Blue Valentine is a painful, often nauseating look at a marriage in accelerating decline, inflected by that same relationship’s rapid, almost storybook rise.
Director Derek Cianfrance wants to examine, in unvarnished fashion, the ways people come together and the ways they fall apart. First, he shows us a train wreck. Then he rewinds, places two trains on the same track, aims them toward each other and presses Play again, so that we watch the couple’s laughter and joy and solidarity, knowing all along that eventually it will explode in disregard, insults and intimidation.
It is a gut-check film, and one I can’t be completely objective about. I apologize in advance to those who prefer their film criticism unmixed with anything as squishy as a writer’s feelings.
But if a film as visceral as this doesn’t make the viewer rethink the way he or she behaves, it hasn’t been a very effective film.
And Blue Valentine was, for me (and for my girlfriend), a very, very effective film.
The couple is Michelle Williams, in an Oscar-nominated performance, and Ryan Gosling, in a shouldhave-been-nominated performance. The two by themselves play beautiful and troubled as well as any young people in Hollywood (she in Brokeback Mountain, he in Half Nelson). Together, they’re combustive, electric and more than anything, disconsolate.
The film opens with the pair, married, getting their daughter ready for school and searching for the family dog, who’s gone missing. Gosling’s Dean is the doting, somewhat childish father; Williams’ Cindy is the practical mom.
She seems annoyed. He seems lonely. In the past, during their first date, she seemed smitten, and he seemed attentive.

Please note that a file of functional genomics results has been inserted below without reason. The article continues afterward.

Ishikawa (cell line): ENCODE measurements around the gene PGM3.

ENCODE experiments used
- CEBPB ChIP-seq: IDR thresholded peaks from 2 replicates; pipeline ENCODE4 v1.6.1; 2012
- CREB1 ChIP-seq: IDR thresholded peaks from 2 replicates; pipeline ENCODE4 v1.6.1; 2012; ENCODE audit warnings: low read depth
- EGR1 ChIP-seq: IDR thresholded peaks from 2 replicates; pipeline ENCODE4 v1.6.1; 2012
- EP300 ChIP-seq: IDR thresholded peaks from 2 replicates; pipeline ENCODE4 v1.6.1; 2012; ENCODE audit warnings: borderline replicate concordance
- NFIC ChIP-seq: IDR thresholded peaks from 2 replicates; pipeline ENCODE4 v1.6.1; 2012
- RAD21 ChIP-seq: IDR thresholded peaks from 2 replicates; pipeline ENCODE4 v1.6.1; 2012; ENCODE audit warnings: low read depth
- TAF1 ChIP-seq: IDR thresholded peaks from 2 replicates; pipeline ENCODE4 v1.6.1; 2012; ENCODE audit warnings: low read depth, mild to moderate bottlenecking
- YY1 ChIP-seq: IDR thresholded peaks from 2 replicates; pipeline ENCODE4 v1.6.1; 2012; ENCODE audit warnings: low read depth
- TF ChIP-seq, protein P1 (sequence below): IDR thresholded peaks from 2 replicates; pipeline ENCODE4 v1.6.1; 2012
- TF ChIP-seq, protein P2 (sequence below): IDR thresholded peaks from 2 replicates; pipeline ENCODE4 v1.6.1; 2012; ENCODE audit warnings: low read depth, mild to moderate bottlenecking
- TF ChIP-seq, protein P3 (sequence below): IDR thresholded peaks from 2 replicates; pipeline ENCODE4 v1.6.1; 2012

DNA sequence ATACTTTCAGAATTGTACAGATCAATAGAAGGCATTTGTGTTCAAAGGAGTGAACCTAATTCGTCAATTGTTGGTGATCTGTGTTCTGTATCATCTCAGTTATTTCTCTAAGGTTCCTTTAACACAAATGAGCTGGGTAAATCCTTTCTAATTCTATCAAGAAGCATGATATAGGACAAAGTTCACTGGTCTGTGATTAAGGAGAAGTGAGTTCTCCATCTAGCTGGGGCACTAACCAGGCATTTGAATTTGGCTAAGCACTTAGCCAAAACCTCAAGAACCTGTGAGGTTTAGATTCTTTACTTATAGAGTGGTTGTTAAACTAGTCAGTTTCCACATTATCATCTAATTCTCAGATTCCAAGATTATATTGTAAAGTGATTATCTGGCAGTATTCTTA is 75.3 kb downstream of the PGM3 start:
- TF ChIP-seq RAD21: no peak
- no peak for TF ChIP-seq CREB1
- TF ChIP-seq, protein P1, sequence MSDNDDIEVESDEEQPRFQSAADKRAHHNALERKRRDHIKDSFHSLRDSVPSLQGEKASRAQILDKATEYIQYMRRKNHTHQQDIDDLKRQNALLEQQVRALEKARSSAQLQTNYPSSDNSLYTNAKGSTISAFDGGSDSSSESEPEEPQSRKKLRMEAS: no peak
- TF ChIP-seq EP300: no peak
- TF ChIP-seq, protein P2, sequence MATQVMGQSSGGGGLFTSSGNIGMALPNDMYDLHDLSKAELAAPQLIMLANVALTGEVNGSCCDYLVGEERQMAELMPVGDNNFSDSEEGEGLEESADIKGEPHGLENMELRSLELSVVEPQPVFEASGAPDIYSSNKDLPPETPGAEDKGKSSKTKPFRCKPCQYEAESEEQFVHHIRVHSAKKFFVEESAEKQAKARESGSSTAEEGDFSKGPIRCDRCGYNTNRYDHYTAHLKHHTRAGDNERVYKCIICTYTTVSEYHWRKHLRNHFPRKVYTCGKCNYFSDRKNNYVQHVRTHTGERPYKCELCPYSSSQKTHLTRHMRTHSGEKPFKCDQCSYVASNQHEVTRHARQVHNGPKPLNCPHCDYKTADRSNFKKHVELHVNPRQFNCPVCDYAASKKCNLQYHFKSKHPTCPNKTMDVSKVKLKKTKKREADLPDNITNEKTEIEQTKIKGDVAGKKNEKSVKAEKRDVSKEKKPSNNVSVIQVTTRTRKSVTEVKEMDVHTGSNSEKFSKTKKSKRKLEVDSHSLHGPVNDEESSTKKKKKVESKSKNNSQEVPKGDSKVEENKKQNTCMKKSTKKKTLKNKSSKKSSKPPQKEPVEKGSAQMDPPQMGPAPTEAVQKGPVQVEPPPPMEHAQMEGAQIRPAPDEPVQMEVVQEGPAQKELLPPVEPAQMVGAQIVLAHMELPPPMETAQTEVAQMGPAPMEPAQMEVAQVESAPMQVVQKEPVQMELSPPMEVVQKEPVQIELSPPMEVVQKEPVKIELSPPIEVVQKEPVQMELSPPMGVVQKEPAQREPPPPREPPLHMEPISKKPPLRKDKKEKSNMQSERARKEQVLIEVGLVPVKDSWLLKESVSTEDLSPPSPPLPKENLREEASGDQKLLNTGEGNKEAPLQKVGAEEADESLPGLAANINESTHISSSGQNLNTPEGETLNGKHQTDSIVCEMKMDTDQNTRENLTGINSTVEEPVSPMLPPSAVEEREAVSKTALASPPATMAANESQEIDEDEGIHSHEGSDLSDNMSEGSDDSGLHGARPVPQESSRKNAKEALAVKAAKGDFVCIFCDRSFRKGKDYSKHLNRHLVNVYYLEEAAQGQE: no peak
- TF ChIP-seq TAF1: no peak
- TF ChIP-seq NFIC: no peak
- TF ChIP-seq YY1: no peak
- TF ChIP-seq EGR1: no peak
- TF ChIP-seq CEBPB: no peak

In the present, things get worse; in the past, they get better. We’re never sure about the moment that begins the decline, and not knowing urges you to use your personal experience to connect the dots.
My girlfriend and I find ourselves — without child or marriage, to be clear — at a point that’s not depicted but very much in the emotional arc of the film. Those moments of not knowing made the film a mirror for us.
Cianfrance allows the structure to play with our percep tions, and the film is excellent at misdirection. In one scene, Dean, drunk, throws his wedding ring into the weeds beside Cindy’s office. A moment later, he wades in searching for it. A moment after that, she joins him.
The way the film leans toward stereotype and then backs away toys with what we think we know about the motives of people — perhaps, especially, ourselves.
We watched the credits to the end, then left the theater in silence.
On the escalator, I stood facing my girlfriend, the descending stair dropping me to her level. With a smirk, I said: “So: I couldn’t help but notice some similarities between us and them.”
She smiled, then her eyes started to water a little. “I know. I feel like it was fate, seeing this with you.”
“But we’ll fix it,” I said. “We will,” she replied. Blue Valentine is an overwhelmingly sad film. The proof, though, that it is primarily a plaint for hope and understanding in the face of failure and disappointment is this: My girlfriend and I left the theater together, cradled in each other’s arms, resolving to do better.
Blue Valentine is probably not a good date movie. It is, though, an excellent relationship movie.